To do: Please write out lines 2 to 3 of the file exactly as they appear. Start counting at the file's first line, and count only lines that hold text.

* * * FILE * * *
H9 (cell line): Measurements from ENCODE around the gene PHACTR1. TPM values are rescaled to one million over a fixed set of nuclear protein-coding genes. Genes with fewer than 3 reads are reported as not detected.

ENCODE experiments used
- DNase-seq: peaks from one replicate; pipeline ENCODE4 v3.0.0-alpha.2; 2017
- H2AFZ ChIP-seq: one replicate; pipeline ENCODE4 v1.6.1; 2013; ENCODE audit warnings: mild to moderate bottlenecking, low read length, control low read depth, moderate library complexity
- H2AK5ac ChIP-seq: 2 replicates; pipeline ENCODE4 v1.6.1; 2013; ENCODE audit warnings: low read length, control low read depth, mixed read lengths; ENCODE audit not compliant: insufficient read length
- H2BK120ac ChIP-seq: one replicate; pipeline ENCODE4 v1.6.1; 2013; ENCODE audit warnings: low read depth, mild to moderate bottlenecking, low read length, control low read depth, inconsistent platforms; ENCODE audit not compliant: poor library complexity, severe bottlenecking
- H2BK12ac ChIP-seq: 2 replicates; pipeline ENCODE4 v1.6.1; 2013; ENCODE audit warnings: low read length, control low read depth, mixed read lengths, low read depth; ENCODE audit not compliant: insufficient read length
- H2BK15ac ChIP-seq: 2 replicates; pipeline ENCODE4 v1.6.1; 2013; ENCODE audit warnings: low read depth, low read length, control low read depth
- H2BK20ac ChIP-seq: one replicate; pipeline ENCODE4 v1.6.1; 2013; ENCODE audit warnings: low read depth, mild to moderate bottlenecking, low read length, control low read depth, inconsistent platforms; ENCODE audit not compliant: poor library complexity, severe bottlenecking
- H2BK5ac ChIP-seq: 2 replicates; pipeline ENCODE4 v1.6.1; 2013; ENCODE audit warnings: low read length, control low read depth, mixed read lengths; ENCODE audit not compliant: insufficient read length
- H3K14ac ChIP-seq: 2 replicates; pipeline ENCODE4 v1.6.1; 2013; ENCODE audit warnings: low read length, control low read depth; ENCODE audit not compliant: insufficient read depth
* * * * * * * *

ENCODE experiments used
- DNase-seq: peaks from one replicate; pipeline ENCODE4 v3.0.0-alpha.2; 2017